Seafood Handbook Shellfish Page

The Seafood Handbook is the most comprehensive seafood directory available online. Featuring more than 100 of the most common seafood species in the U.S. market, the Seafood Handbook is the ultimate guide to seafood sourcing and preparation, brought to you by the editors of SeaFood Business magazine. And it’s free!

Search by finfish or shellfish, or by geographic region. For each type of seafood species, there is a comprehensive overview of the item, its origin, history, availability, product attributes, nutritional value and cooking tips, along with an original hand-drawn depiction.

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Once considered “trap trash” (unwanted bycatch in the lobster fishery), the peekytoe crab has become coveted table treasure, thanks to a Maine seafood entrepreneur’s clever marketing campaign and the species’ delicate, sweet flavor. Known in Down East Maine dialect as “picket toe” or… Read More
Don’t confuse this large, warmwater gastropod with the East Coast whelk, also colloquially called conch. From the family Strombidae, the queen conch (pronounced “conk”) is found primarily in the Caribbean, where it uses a muscular foot to drag itself along the ocean floor. Once abundant,… Read More
A variety of shrimp similar to Pacific or Gulf whites, Chinese whites are harvested from farm ponds and wild-caught by trawlers, mainly in the Yellow Sea and East China Sea and along the Korean coast. Chinese whites can grow to more than 7 inches. The most commonly used name for these shrimp is… Read More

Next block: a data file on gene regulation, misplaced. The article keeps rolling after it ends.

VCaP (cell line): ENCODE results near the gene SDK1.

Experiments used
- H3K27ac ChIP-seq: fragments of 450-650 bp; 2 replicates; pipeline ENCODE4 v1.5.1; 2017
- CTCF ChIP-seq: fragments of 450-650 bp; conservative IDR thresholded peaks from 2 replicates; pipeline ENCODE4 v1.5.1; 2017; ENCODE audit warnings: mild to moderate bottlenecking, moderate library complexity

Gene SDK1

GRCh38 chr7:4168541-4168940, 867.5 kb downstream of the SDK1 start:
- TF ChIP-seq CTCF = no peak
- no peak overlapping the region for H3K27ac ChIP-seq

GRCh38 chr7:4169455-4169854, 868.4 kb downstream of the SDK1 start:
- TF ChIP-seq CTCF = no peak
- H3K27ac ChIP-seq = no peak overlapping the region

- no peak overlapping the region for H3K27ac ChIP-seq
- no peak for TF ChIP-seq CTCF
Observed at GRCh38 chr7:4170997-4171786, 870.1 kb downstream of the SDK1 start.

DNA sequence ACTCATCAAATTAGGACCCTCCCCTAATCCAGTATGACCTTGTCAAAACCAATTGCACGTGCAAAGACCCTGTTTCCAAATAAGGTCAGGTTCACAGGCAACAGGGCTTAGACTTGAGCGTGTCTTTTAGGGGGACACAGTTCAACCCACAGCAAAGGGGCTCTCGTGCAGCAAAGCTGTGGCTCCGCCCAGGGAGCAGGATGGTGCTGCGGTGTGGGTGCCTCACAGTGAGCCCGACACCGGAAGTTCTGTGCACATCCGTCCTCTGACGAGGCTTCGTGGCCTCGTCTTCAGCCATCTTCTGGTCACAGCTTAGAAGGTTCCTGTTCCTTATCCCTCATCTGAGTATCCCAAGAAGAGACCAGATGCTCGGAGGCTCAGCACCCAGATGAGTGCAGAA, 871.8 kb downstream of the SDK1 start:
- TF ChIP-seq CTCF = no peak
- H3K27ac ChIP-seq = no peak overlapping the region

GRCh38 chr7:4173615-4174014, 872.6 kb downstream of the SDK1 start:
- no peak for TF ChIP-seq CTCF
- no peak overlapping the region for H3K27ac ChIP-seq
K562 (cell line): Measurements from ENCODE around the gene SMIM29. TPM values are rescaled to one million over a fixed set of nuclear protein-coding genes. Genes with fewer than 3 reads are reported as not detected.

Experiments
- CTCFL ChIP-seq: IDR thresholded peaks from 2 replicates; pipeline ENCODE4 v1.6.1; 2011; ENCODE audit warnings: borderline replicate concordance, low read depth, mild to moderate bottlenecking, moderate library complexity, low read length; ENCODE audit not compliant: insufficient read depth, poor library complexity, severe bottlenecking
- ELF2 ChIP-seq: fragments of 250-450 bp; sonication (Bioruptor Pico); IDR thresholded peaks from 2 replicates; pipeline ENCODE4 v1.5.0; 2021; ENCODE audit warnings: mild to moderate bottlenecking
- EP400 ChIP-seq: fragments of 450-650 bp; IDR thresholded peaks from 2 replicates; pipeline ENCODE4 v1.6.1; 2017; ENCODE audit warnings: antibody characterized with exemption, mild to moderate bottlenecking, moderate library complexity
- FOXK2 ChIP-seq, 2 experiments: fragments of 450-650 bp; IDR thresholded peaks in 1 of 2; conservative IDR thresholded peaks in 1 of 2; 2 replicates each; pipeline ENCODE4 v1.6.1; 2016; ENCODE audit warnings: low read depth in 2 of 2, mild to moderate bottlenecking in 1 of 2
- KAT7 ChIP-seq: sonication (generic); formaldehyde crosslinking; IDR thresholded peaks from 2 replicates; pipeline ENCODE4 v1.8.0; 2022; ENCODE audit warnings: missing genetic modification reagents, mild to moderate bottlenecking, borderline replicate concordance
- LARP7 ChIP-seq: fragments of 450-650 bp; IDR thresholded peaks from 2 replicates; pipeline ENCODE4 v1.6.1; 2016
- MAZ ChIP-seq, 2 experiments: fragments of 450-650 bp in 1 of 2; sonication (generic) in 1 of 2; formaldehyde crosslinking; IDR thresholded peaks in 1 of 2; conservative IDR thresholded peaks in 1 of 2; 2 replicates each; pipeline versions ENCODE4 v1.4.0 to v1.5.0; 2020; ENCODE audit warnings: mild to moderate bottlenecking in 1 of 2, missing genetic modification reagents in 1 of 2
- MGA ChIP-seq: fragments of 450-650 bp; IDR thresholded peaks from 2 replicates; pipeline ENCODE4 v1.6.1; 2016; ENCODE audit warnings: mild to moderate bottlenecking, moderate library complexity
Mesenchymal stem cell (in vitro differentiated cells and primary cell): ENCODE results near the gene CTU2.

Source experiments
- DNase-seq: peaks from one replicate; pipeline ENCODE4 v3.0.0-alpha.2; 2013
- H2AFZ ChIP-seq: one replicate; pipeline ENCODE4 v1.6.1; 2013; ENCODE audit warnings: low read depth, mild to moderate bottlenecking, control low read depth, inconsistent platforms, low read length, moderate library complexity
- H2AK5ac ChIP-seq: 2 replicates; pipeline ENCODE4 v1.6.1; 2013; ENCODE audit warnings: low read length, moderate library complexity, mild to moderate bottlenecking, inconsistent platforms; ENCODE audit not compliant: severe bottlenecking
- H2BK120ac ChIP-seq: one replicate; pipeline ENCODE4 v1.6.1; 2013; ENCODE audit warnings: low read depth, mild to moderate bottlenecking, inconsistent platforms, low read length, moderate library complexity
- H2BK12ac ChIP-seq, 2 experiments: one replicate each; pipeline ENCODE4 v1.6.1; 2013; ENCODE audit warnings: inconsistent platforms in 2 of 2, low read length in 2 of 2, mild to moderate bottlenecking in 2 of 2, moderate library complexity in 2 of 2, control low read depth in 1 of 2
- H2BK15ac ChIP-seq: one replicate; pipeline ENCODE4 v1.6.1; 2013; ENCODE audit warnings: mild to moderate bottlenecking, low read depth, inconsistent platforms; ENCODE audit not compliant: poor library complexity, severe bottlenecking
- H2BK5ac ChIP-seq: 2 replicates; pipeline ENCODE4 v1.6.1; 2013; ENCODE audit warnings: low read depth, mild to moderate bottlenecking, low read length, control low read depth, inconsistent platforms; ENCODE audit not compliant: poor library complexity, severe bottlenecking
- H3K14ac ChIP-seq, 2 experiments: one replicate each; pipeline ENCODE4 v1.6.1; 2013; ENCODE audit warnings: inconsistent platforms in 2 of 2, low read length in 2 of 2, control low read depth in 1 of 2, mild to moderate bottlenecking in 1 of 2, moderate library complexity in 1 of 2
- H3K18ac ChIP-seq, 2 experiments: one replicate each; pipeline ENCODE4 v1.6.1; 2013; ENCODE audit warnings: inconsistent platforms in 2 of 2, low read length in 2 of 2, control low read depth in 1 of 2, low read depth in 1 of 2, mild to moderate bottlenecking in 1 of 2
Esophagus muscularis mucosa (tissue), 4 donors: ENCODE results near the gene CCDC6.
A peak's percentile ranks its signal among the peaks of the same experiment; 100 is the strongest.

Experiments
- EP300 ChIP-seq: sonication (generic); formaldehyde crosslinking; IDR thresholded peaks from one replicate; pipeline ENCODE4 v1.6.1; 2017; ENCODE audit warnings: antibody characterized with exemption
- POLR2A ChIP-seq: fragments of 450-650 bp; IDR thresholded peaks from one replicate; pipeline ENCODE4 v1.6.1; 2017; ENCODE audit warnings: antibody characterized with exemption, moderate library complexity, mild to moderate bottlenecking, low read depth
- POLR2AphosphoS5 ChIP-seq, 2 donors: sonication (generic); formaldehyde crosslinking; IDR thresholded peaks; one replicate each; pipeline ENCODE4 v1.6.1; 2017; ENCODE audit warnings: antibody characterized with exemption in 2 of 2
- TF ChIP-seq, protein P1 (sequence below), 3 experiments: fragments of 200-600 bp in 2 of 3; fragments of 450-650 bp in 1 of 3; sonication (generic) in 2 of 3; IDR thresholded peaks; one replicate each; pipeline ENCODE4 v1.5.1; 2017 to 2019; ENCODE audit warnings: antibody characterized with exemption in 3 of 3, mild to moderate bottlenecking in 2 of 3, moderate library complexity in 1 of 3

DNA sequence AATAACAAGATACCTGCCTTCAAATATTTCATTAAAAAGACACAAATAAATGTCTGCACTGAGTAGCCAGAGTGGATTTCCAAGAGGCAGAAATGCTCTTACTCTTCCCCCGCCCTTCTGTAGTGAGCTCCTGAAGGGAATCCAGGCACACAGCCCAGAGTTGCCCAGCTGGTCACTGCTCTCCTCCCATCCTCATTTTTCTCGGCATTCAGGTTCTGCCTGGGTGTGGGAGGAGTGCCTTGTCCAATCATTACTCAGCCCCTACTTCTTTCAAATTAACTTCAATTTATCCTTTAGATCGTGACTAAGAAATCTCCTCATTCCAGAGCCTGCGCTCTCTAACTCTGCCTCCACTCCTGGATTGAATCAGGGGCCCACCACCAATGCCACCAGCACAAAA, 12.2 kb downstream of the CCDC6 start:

Softshell is actually a misnomer for this clam, whose oval-shaped shell is actually thin and very brittle. Softshell clams average 1 1/2 to 3 inches in length. Their shell cannot close completely because of a protruding siphon. For this reason, softshell clams have a shorter shelf life than their… Read More
Striped like its jungle namesake, the black tiger shrimp is available year-round and is one of Asia’s major aquaculture products. Most tiger shrimp is farmed, though a significant amount is harvested from the wild by trawlers working mud bottoms from very shallow water to depths beyond 300 feet.… Read More
Florida’s regulatory agencies recognize three species as true stone crabs: the Florida variety (Menippe mercenaria), the Gulf crab (M. adina) and a hybrid resulting from interbreeding of the two primary species. Stone crabs are found along the Atlantic and Gulf coasts from Texas to the Carolinas,… Read More
A10-armed mollusk related to octopus and squid, the cuttlefish sports a flat, oblong body and narrow fins. The body is larger and fatter than a squid, making it meatier, and the ink sac is larger than that of the squid or octopus, with darker ink. One pair of arms, which retracts into pouches, is… Read More
A small cousin of sea scallops, bay scallops average 70 to 100 meats per pound. They are dredged, raked or tonged from bays, harbors and salt ponds along the East Coast from Atlantic Canada to North Carolina and processed ashore. They are also farmed in Nova Scotia and New England in suspended… Read More
Crawfish are freshwater crustaceans that resemble miniature lobsters, ranging in size from 3 1/2 to 7 inches. Over 400 species are found worldwide, 250 of which are in North America, living in rivers, lakes, swamps, canals, wetlands and irrigation ditches. The most important farmed U.S. species is… Read More
American lobsters have two powerful claws — a crusher and a ripper — which should be kept banded to prevent injury to other lobsters or the cook. The meatiest part of the animal is the tail, though claws, knuckles, body and small walking legs offer meat, too. American lobsters are found in the… Read More